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That extends to the second enclosure, I groped my way on Till I felt where the foldskirts fly open. Then once more

I prayed, And opened the foldskirts and entered, and was not afraid But spoke, “ Here is David, thy servant !” And no

voice replied. At the first I saw nought but the blackness : but soon I

descried A something more black than the blackness—the vast,

the upright Main prop which sustains the pavilion : and slow into

sight Grew a figure against it, gigantic and blackest of all. Then a sunbeam, that burst thro’ the tent-roof, showed Saul.

IV

He stood as erect as that tent-prop, both arms stretched

out wide On the great cross-support in the centre, that goes to

each side; He relaxed not a muscle, but hung there as, caught in

his pangs And waiting his change, the king serpent all heavily hangs, Far away from his kind, in the pine, till deliverance come With the spring-time,-so agonized Saul, drear and stark,

blind and dumb.

Then I tuned my harp,—took off the lilies we twine

round its chords Lest they snap 'neath the stress of the noontide—those.

sunbeams like swords ! And I first played the tune all our sheep know, as, one

after one, So docile they come to the pen-door till folding be done.

They are white and untorn by the bushes, for lo, they

have fed Where the long grasses stifle the water within the

stream's bed ; And now one after one seeks its lodging, as star follows

star Into eve and the blue far above us,—so blue and so far!

VI

-Then the tune, for which quails on the cornland will

each leave his mate To fly after the player ; then, what makes the crickets

elate Till for boldness they fight one another : and then, what

has weight To set the quick jerboa a-musing outside his sand houseThere are none such as he for a wonder, half bird and

half mouse ! God made all the creatures and gave them our love and

our fear, To give sign, we and they are his children, one family

here.

VII

Then I played the help-tune of our reapers, their wine

song, when hand Grasps at hand, eye lights eye in good friendship, and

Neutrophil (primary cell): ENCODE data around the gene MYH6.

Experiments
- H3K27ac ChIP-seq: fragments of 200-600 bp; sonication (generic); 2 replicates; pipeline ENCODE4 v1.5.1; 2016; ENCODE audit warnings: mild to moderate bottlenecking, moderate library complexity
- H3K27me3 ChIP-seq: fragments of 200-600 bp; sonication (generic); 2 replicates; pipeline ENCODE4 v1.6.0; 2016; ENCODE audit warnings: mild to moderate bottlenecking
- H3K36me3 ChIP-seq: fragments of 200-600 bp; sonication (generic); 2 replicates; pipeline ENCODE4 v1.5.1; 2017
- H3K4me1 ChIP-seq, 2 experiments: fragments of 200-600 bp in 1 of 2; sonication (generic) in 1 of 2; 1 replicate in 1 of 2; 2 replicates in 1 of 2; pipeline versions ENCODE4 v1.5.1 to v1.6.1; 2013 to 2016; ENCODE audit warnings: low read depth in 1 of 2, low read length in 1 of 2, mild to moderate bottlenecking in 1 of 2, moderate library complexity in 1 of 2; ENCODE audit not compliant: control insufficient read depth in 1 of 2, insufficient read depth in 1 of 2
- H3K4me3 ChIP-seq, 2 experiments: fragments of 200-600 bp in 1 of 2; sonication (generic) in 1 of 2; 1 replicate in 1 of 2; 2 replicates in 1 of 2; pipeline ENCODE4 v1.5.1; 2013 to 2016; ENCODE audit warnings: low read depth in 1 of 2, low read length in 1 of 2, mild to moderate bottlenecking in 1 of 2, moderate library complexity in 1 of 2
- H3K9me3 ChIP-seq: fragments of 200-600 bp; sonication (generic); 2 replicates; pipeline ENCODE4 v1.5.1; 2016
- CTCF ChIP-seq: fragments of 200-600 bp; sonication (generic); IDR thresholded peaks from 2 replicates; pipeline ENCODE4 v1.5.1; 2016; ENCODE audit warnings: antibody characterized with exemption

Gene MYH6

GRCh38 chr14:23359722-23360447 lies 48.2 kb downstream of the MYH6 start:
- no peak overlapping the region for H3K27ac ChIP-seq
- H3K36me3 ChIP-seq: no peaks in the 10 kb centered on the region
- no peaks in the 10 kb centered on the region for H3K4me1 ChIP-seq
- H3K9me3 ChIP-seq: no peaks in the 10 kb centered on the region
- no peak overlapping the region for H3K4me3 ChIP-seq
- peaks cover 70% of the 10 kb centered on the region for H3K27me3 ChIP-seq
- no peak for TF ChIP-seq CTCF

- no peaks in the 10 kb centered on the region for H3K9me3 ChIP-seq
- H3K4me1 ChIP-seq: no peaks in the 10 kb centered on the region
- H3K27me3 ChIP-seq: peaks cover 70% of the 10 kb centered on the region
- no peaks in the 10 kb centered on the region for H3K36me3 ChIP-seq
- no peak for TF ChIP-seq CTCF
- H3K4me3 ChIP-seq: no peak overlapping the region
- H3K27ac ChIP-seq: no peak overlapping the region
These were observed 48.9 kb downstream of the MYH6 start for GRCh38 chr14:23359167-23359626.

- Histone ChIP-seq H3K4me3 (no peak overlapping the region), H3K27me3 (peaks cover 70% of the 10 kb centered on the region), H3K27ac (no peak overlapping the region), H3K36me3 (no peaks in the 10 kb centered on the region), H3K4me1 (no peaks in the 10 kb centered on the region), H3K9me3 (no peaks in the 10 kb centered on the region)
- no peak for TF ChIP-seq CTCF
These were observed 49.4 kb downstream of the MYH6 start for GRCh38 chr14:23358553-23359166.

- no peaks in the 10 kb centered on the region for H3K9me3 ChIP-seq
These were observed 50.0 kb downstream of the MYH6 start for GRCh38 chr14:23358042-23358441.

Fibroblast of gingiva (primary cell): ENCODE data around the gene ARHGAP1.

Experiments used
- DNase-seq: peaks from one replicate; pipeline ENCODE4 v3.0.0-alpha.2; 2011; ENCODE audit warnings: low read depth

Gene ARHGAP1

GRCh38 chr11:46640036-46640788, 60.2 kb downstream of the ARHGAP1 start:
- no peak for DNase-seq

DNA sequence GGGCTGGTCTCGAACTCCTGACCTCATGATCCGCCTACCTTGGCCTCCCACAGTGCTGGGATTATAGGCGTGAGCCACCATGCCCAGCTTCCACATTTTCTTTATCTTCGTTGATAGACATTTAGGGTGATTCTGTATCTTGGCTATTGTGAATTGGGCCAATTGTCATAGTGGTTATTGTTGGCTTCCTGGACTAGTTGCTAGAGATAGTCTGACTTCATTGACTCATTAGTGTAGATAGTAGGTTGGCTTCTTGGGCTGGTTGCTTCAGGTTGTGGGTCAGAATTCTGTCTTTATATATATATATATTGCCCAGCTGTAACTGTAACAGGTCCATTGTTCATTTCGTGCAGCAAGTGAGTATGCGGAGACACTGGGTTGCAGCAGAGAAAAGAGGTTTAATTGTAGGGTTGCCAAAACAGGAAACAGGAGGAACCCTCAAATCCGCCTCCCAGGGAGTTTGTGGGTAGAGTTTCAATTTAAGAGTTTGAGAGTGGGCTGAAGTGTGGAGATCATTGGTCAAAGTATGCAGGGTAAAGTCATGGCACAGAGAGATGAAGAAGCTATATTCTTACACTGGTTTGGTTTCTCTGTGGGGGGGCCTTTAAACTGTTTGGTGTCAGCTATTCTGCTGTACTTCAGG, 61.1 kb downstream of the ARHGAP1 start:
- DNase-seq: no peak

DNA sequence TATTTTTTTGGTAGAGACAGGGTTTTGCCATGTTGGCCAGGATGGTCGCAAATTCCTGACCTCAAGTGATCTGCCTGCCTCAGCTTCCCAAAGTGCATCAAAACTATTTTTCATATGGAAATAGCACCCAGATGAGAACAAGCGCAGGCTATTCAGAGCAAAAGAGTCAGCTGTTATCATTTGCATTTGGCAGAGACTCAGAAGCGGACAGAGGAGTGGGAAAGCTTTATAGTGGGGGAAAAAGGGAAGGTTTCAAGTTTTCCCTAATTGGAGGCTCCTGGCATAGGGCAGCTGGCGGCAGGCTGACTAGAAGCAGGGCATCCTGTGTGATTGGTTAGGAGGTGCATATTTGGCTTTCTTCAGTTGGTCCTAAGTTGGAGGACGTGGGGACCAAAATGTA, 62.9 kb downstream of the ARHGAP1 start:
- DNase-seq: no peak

great hearts expand And grow one in the sense of this world's life.—And then,

the last song When the dead man is praised on his journey—“ Bear,

bear him along “ With his few faults shut up like dead flowerets! Are

balm-seeds not here “ To console us ? The land has none left such as he on

the bier.

“Oh, would we might keep thee, my brother !”-And

then, the glad chaunt Of the marriage, --first go the young maidens, next, she

whom we vaunt As the beauty, the pride of our dwelling.–And then, the

great march Wherein man runs to man to assist him and buttress an

arch Nought can break; who shall harm them, our friends ?

Then, the chorus intoned As the levites go up to the altar in glory enthroned. But I stopped here: for here in the darkness Saul

groaned.

VIII And I paused, held my breath in such silence, and listened

apart; And the tent shook, for mighty Saul shuddered : and

sparkles 'gan dart From the jewels that woke in his turban, at once with a

start

Part

All its lordly male-sapphires, and rubies courageous at

heart. So the head : but the body still moved not, still hung

there erect. And I bent once again to my playing, pursued it un

checked, As I sang,

IX

“Oh, our manhood's prime vigour! No

spirit feels waste, “ Not a muscle is stopped in its playing nor sinew un

braced. “ Oh, the wild joys of living ! the leaping from rock up

to rock,

“ The strong rending of boughs from the fir-tree, the cool

silver shock “ Of the plunge in a pool's living water, the hunt of the

bear, “ And the sultriness showing the lion is couched in his

lair. “ And the meal, the rich dates yellowed over with gold

dust divine, “ And the locust-flesh steeped in the pitcher, the full

draught of wine, “ And the sleep in the dried river-channel where bulrushes

tell “ That the water was wont to go warbling so softly and

well. “ How good is man's life, the mere living ! how fit to

employ “ All the heart and the soul and the senses for ever in

joy! “ Hast thou loved the white locks of thy father, whose

sword thou didst guard “ When he trusted thee forth with the armies, for glorious

reward ? “ Didst thou kiss the thin hands of thy mother, held up

as men sung “ The low song of the nearly departed, and hear her faint

tongue “ Joining in while it could to the witness, 'Let one more

attest, “o I have lived, seen God's hand thro' a lifetime, and all

was for best!' “ Then they sung thro' their tears in strong triumph, not

much, but the rest. . “ And thy brothers, the help and the contest, the working

whence grew “ Such result as, from seething grape-bundles, the spirit

strained true ;

“ And the friends of thy boyhood—that boyhood of

wonder and hope, “ Present promise and wealth of the future beyond the

eye's scope,« Till lo, thou art grown to a monarch ; a people is

thine : " And all gifts, which the world offers singly, on one head

combine ! “On one head, all the beauty and strength, love and rage

(like the throe “ That, a-work in the rock, helps its labour and lets the

gold go) “ High ambition and deeds which surpass it, fame

crowning them,-all “ Brought to blaze on the head of one creature-King

Saul !"

x And lo, with that leap of my spirit,-heart, hand, harp

and voice, Each lifting Saul's name out of sorrow, each bidding

rejoice Saul's fame in the light it was made for—as when, dare

I say, The Lord's army, in rapture of service, strains through

its array, And upsoareth the cherubim-chariot—"Saul !” cried I,

and stopped, And waited the thing that should follow. Then Saul,

who hung propped By the tent's cross-support in the centre, was struck by

his name. Have ye seen when Spring's arrowy summons goes right

to the aim, And some mountain, the last to withstand her, that held

(he alone,

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